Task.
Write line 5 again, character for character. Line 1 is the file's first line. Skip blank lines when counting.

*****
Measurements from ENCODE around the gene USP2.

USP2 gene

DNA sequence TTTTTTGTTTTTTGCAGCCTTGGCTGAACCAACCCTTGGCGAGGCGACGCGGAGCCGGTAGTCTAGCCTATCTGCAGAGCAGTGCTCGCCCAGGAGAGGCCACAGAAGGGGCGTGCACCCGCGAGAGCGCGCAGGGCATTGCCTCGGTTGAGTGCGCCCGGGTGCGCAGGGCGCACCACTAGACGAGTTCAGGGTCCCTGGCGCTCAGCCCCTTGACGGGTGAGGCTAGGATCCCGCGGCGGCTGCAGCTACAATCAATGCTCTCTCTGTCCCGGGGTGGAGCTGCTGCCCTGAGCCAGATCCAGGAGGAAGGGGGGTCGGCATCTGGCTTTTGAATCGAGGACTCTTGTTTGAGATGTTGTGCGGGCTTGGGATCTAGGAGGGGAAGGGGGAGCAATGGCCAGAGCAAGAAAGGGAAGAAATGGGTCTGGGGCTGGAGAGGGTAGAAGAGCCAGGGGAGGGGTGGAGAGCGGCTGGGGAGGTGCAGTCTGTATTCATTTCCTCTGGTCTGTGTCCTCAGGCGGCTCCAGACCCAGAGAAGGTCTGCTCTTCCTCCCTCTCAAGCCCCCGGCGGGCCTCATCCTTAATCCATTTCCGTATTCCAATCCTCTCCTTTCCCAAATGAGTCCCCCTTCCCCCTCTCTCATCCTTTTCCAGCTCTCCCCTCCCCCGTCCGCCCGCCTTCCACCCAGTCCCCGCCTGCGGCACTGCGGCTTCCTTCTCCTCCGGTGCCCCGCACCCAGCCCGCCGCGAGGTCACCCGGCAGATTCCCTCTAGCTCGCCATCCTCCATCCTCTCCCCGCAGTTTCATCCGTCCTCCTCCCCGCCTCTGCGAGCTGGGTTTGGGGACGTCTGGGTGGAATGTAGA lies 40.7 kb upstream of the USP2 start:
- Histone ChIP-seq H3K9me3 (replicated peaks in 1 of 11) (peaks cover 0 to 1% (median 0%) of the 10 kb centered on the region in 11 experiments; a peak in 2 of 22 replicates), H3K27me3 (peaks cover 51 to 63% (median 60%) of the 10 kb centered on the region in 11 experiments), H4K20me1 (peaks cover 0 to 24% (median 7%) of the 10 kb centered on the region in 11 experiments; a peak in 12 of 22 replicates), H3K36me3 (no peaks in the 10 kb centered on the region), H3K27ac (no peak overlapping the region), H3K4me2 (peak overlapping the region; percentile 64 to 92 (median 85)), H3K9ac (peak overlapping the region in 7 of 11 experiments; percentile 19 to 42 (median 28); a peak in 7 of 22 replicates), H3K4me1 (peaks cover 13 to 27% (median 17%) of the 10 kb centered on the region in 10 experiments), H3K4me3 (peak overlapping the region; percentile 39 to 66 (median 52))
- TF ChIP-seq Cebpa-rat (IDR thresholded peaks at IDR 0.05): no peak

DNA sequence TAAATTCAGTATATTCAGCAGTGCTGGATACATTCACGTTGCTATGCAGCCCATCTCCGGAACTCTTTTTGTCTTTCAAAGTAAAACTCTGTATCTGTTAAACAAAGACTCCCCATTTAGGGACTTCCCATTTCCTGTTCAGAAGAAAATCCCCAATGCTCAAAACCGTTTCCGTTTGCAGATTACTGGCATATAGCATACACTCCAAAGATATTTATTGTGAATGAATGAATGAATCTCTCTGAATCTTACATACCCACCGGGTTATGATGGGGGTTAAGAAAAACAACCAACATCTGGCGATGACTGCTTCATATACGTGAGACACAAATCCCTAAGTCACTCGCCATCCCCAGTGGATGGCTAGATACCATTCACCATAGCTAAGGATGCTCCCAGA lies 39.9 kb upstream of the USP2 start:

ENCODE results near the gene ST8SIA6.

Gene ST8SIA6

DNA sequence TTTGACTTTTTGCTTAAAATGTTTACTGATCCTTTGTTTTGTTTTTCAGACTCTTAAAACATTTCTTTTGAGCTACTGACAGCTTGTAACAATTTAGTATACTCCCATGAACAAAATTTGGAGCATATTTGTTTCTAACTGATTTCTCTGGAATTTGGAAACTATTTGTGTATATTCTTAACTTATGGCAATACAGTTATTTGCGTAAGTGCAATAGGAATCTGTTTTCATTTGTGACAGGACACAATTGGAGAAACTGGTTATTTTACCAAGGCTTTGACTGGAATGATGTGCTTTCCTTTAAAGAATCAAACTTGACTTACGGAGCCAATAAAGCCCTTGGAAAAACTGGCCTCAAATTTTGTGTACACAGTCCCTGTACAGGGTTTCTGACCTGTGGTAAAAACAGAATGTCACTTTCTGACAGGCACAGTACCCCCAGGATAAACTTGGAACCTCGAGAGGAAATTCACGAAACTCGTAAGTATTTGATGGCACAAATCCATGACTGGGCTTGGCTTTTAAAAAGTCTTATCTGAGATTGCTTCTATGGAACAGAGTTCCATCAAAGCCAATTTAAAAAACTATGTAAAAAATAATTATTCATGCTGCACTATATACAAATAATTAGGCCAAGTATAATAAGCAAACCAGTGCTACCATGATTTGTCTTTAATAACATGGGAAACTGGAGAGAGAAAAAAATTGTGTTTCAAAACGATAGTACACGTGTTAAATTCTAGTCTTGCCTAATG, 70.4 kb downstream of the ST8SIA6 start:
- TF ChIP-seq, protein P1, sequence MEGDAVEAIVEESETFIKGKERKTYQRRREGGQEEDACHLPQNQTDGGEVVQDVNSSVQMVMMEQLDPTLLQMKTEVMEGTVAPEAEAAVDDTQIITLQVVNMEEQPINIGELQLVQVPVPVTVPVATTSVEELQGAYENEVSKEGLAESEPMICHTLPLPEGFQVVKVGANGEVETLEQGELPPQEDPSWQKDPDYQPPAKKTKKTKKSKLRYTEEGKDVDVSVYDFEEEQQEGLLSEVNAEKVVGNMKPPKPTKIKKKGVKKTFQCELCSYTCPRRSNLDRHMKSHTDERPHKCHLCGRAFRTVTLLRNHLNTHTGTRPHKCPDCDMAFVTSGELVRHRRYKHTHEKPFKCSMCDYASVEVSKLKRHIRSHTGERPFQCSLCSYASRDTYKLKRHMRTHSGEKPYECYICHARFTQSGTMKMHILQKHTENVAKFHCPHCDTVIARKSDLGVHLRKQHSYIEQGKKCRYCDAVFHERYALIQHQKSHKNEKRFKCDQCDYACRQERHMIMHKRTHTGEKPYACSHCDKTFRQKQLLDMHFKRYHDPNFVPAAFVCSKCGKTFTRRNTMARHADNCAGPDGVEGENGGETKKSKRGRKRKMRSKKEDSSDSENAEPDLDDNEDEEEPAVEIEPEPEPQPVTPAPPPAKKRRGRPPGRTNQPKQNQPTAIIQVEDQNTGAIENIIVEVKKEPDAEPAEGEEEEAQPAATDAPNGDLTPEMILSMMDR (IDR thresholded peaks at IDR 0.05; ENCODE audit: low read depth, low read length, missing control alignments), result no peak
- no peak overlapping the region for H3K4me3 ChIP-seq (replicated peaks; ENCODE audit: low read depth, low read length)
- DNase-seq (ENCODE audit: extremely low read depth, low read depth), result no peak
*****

- TF ChIP-seq Cebpa-rat (IDR thresholded peaks at IDR 0.05): no peak